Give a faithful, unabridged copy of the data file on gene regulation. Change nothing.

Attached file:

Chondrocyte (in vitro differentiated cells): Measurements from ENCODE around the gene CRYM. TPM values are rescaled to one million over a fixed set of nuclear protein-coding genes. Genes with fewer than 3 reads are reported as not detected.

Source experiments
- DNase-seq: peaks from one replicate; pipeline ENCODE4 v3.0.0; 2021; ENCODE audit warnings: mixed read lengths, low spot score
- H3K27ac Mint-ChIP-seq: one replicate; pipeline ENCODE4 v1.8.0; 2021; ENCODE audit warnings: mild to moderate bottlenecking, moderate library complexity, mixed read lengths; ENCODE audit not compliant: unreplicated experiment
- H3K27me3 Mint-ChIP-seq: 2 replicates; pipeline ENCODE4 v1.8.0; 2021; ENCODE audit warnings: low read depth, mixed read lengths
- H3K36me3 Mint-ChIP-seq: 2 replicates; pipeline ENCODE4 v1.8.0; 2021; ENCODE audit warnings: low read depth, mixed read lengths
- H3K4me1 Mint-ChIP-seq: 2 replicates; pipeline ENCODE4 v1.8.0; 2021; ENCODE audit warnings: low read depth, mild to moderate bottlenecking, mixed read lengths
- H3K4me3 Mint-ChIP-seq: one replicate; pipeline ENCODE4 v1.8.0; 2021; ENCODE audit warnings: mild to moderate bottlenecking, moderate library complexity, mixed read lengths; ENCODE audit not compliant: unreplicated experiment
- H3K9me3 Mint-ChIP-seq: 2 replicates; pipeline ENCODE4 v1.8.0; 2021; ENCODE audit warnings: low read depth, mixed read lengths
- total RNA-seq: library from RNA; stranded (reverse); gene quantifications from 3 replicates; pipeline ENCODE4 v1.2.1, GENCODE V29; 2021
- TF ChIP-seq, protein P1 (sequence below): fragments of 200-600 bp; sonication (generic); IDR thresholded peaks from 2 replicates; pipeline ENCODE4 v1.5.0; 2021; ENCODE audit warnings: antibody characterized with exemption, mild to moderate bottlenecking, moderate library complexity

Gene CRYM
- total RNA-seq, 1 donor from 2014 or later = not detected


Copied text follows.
Chondrocyte (in vitro differentiated cells): Measurements from ENCODE around the gene CRYM. TPM values are rescaled to one million over a fixed set of nuclear protein-coding genes. Genes with fewer than 3 reads are reported as not detected.

Source experiments
- DNase-seq: peaks from one replicate; pipeline ENCODE4 v3.0.0; 2021; ENCODE audit warnings: mixed read lengths, low spot score
- H3K27ac Mint-ChIP-seq: one replicate; pipeline ENCODE4 v1.8.0; 2021; ENCODE audit warnings: mild to moderate bottlenecking, moderate library complexity, mixed read lengths; ENCODE audit not compliant: unreplicated experiment
- H3K27me3 Mint-ChIP-seq: 2 replicates; pipeline ENCODE4 v1.8.0; 2021; ENCODE audit warnings: low read depth, mixed read lengths
- H3K36me3 Mint-ChIP-seq: 2 replicates; pipeline ENCODE4 v1.8.0; 2021; ENCODE audit warnings: low read depth, mixed read lengths
- H3K4me1 Mint-ChIP-seq: 2 replicates; pipeline ENCODE4 v1.8.0; 2021; ENCODE audit warnings: low read depth, mild to moderate bottlenecking, mixed read lengths
- H3K4me3 Mint-ChIP-seq: one replicate; pipeline ENCODE4 v1.8.0; 2021; ENCODE audit warnings: mild to moderate bottlenecking, moderate library complexity, mixed read lengths; ENCODE audit not compliant: unreplicated experiment
- H3K9me3 Mint-ChIP-seq: 2 replicates; pipeline ENCODE4 v1.8.0; 2021; ENCODE audit warnings: low read depth, mixed read lengths
- total RNA-seq: library from RNA; stranded (reverse); gene quantifications from 3 replicates; pipeline ENCODE4 v1.2.1, GENCODE V29; 2021
- TF ChIP-seq, protein P1 (sequence below): fragments of 200-600 bp; sonication (generic); IDR thresholded peaks from 2 replicates; pipeline ENCODE4 v1.5.0; 2021; ENCODE audit warnings: antibody characterized with exemption, mild to moderate bottlenecking, moderate library complexity

Gene CRYM
- total RNA-seq, 1 donor from 2014 or later = not detected